U.S. Fish & Wildlife Service logo A Unit of the National Wildlife Refuge System
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Muleshoe
National Wildlife Refuge


Muleshoe NWR plays host to wintering sanhill cranes between October and February.  An all-time peak of 250,000 cranes was witnessed at the refuge in 1981.
P.O. Box 549
Muleshoe, TX   79347
E-mail: fw2_rw_muleshoe@fws.gov
Phone Number: 806-946-3341
Visit the Refuge's Web Site:
http://www.fws.gov/refuge/muleshoe/
Wintering sandhill cranes provide an outstanding attraction at Muleshoe NWR.
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  Wildlife and Habitat

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The cranes roost on the refuge lakes at night, as well as on other large saline lakes in the area. At sunrise, they fly to surrounding agricultural land where they search harvested fields for watste grain and invertebrates and graze in the grasslands and wheat fields.

In addition to wintering sandhill cranes, waterfowl are present when sufficient water is available. Migrating waterfowl begin to arrive during August and reach peak numbers by the end of December. During spring and fall migrations, small flocks of snow geese visit the refuge for a short time. A few Canada geese winter here when water is present.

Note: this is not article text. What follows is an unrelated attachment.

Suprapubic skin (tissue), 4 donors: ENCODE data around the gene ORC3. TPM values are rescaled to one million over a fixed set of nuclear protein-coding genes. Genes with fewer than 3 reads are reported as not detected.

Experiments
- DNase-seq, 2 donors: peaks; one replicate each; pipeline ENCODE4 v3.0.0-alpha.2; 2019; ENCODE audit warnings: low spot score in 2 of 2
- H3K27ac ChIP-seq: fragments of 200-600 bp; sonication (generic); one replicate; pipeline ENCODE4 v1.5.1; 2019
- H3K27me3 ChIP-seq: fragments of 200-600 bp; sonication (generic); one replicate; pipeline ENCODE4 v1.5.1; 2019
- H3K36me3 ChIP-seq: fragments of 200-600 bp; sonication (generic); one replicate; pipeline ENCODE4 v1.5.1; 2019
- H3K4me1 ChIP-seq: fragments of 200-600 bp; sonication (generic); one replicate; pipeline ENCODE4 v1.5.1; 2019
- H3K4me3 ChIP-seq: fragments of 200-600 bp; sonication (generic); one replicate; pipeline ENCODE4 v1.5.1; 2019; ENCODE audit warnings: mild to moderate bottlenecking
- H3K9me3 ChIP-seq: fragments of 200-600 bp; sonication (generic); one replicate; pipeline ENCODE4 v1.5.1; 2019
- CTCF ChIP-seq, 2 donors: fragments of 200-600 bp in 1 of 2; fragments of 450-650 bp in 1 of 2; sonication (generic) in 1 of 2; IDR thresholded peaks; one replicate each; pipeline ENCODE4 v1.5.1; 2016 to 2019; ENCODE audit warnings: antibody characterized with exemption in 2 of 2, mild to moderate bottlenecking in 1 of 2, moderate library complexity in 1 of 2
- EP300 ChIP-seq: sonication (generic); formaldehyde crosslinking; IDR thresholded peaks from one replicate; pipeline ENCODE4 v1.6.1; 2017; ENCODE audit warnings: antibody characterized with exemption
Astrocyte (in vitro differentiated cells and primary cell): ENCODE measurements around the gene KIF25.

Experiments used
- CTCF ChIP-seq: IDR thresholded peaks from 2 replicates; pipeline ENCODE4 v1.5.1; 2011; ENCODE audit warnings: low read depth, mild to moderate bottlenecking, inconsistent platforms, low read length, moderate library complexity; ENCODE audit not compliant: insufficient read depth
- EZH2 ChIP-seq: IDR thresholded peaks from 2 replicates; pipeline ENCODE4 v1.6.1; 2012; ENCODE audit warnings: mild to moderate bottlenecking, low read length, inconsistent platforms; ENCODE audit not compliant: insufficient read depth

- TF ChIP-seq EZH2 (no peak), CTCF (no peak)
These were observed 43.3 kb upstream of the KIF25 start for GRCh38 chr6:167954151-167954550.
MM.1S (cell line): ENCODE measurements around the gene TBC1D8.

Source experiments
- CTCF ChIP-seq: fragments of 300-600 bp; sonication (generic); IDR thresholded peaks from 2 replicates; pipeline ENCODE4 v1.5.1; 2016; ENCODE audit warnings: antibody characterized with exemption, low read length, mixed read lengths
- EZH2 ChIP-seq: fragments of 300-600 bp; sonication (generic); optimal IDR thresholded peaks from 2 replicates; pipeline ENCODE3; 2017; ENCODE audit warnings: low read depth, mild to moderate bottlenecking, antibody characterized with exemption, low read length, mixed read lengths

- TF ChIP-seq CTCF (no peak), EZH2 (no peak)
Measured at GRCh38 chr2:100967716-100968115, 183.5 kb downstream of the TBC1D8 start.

Pintail, green-winged teal, American wigeon, and mallard are the most abundant duck species that frequent the refuge. Ruddy duck, blue-winged teal, canvasback, redhead, lesser scaup, reing-necked duck, and bufflehead occur in lesser numbers. The northern shoveler usually arrives late in March and remains until June.

The largest variety of birds is seen during spring and fall migrations. This is especially true of songbirds, shorebirds, and herons. Mourning dove, scaled quail, common nighthawk, horned lark, curve-billed thrasher, lark sparrow, loggerhead shrike, and northern mockingbird are prominent nesting birds.

You should watch for some of the mammals that are common to the area. Prairie dogs are abundant in the draws northeast of the refuge headquarters and may also be seen from the observation turnout located along the tour raod near the headquarters. Prairie rattlesnakes also use the prairie dog dens and are common throughout the refuge.

Although primarily night animals, coyotes, bobcats, badgers, and skunks may sometimes be seen in daylight. Cottontail and jackrabbits are more easily spotted as well as an occasional porcupine.

 
 
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